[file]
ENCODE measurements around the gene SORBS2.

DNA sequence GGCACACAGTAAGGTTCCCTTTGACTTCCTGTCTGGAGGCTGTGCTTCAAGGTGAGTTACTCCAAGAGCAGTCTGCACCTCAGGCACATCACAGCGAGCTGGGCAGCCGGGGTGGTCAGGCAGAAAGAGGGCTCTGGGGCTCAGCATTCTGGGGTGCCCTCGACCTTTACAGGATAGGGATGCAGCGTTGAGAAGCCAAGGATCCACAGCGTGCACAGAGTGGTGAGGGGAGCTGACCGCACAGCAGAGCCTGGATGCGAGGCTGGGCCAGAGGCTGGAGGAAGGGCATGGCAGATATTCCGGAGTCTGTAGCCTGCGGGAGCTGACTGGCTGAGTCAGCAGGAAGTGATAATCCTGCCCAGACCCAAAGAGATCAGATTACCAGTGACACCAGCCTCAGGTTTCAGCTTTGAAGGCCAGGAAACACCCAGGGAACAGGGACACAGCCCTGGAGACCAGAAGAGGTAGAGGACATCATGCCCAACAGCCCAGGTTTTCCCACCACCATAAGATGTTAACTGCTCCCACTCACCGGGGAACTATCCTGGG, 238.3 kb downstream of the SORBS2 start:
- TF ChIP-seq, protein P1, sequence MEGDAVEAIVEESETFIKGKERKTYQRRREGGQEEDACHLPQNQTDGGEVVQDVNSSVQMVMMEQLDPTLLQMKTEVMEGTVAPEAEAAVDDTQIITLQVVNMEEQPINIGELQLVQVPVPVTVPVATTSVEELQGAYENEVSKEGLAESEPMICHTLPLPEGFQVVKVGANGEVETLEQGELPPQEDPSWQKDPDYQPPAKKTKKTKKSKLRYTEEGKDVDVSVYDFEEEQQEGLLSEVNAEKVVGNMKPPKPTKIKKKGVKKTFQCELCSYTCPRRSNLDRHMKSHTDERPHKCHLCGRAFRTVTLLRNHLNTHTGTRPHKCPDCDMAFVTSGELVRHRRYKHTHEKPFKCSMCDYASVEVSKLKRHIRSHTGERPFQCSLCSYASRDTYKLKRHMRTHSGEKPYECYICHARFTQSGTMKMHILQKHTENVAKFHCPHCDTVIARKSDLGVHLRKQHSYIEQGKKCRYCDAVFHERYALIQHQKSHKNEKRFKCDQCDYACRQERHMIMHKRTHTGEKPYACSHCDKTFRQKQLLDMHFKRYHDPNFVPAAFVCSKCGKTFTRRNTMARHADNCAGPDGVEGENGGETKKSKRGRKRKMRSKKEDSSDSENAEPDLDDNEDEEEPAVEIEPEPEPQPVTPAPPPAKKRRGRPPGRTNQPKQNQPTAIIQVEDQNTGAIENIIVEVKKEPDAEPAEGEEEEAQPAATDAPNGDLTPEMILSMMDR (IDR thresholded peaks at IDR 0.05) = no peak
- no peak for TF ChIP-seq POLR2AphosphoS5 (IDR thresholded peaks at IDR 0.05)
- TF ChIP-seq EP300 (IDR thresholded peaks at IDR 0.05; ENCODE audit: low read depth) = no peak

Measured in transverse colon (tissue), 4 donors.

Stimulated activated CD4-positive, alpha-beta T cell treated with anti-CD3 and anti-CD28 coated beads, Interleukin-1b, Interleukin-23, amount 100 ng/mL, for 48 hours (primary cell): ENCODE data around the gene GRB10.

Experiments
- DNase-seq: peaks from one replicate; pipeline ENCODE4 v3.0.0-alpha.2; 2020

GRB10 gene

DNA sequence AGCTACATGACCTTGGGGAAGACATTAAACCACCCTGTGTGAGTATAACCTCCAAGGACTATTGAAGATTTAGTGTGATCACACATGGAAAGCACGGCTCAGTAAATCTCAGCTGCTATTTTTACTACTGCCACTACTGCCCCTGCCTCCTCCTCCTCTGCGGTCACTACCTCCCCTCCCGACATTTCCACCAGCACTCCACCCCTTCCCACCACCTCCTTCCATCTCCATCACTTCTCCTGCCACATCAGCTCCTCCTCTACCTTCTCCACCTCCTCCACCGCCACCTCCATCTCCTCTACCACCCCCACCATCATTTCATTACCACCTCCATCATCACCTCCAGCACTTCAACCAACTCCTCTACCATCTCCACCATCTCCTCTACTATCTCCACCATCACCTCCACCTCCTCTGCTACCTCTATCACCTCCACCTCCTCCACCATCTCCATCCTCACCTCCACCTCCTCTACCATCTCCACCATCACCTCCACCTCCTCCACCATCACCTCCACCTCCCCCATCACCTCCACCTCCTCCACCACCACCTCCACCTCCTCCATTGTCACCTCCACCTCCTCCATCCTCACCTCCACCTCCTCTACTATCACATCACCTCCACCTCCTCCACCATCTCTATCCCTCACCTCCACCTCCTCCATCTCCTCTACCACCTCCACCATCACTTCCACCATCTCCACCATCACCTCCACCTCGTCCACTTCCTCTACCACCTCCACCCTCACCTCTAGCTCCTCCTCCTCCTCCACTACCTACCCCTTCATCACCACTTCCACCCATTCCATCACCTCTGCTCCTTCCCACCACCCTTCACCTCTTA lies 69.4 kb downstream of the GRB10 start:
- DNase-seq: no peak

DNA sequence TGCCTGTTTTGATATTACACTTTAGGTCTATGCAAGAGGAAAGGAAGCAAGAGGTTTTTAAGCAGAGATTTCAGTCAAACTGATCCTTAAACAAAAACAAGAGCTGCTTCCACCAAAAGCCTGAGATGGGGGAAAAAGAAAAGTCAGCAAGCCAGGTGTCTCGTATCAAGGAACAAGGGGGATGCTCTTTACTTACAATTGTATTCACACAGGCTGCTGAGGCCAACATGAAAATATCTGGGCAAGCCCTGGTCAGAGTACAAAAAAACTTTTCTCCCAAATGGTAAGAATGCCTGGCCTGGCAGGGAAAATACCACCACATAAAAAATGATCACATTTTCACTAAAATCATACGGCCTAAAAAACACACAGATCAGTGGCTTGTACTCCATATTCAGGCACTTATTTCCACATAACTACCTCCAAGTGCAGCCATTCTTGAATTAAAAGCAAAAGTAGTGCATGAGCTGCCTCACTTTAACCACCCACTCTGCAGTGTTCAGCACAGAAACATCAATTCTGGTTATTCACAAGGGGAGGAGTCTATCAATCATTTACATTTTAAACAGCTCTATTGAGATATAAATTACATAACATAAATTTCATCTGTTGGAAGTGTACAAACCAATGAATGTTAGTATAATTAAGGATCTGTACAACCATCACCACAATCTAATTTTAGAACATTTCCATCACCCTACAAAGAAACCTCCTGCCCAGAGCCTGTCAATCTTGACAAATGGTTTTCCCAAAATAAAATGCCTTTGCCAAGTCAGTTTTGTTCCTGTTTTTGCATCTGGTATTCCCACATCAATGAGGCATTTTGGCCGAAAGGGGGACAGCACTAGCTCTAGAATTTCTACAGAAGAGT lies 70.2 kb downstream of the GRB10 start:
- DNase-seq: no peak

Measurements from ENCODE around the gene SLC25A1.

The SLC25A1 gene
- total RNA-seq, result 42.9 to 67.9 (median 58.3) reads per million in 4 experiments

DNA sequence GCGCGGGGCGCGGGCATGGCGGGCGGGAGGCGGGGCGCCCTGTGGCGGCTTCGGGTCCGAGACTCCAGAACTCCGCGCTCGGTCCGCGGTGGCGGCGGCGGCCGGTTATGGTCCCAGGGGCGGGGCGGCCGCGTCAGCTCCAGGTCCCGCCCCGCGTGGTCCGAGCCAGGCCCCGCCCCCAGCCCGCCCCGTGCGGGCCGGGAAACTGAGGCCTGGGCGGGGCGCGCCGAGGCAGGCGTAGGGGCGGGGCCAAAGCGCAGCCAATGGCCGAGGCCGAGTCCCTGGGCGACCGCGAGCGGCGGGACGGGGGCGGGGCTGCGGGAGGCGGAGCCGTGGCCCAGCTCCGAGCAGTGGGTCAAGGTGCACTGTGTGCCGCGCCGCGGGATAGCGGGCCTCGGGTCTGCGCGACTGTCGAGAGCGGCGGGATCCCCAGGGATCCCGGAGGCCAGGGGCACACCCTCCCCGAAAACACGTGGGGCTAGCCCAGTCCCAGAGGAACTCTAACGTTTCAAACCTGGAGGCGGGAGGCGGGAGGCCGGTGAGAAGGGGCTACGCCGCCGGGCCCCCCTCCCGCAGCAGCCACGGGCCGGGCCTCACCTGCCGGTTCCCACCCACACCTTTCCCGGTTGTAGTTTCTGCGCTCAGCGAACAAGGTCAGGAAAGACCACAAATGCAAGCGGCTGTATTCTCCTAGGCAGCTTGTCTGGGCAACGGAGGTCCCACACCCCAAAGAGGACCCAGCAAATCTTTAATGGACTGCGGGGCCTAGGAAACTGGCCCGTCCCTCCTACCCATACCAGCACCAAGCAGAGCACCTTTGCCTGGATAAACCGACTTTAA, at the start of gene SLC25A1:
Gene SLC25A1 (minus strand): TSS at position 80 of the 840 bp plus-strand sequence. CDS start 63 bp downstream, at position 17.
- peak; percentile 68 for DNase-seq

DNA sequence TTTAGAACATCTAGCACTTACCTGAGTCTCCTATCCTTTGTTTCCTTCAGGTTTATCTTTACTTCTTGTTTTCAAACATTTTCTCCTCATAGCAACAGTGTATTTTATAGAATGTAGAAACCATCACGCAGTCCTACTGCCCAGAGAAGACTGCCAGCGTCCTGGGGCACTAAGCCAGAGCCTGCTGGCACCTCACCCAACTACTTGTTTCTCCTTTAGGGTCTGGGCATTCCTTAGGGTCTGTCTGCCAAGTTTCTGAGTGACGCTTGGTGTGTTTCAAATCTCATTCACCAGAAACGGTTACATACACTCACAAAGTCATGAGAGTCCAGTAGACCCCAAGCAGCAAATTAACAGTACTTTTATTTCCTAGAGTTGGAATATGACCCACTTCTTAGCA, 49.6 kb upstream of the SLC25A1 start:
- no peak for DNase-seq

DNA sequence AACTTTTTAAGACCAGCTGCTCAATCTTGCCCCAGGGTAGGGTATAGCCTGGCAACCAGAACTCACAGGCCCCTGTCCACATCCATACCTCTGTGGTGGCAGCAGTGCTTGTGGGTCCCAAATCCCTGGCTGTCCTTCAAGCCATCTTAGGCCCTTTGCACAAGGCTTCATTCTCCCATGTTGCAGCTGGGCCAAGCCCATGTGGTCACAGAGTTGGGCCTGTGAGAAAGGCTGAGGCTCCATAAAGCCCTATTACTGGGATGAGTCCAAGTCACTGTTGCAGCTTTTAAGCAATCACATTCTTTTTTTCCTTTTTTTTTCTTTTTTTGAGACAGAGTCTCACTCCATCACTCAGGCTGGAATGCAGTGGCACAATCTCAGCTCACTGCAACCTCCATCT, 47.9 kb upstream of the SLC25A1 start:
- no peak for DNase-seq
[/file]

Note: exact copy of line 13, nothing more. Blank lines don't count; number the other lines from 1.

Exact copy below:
DNA sequence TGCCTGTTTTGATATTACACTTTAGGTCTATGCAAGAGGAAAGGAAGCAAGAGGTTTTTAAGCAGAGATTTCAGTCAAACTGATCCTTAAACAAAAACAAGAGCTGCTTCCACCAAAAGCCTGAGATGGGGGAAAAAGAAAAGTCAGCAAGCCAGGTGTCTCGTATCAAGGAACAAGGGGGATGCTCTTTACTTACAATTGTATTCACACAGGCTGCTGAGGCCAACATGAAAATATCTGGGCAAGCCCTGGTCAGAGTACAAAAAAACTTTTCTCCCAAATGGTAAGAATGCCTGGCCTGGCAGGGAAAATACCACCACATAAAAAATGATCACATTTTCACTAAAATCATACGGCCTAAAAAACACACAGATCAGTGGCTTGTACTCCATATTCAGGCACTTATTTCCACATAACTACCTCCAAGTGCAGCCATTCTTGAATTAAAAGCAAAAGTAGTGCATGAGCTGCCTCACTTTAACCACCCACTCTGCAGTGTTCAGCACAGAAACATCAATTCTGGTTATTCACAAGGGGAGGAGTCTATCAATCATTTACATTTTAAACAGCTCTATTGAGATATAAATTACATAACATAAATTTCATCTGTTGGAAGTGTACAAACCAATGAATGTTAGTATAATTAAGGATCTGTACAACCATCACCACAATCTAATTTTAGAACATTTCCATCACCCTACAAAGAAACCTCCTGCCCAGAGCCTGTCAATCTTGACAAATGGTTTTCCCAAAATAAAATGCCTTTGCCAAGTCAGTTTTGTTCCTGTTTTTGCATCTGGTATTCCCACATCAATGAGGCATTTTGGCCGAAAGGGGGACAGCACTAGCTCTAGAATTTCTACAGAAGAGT lies 70.2 kb downstream of the GRB10 start: